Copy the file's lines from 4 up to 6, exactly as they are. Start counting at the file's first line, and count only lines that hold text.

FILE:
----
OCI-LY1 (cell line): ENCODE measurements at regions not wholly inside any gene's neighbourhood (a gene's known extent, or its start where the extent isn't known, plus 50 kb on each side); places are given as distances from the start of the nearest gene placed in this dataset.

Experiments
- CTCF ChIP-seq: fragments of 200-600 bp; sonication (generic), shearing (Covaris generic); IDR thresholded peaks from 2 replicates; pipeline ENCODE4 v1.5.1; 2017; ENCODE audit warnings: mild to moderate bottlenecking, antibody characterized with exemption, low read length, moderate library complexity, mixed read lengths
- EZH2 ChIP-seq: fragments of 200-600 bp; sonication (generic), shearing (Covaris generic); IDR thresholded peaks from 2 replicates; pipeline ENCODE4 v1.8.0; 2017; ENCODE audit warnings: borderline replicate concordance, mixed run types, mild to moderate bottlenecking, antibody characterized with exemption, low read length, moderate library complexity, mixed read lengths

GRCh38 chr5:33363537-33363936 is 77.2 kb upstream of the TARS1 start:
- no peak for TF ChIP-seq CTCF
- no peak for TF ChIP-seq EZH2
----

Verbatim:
- EZH2 ChIP-seq: fragments of 200-600 bp; sonication (generic), shearing (Covaris generic); IDR thresholded peaks from 2 replicates; pipeline ENCODE4 v1.8.0; 2017; ENCODE audit warnings: borderline replicate concordance, mixed run types, mild to moderate bottlenecking, antibody characterized with exemption, low read length, moderate library complexity, mixed read lengths

GRCh38 chr5:33363537-33363936 is 77.2 kb upstream of the TARS1 start:
- no peak for TF ChIP-seq CTCF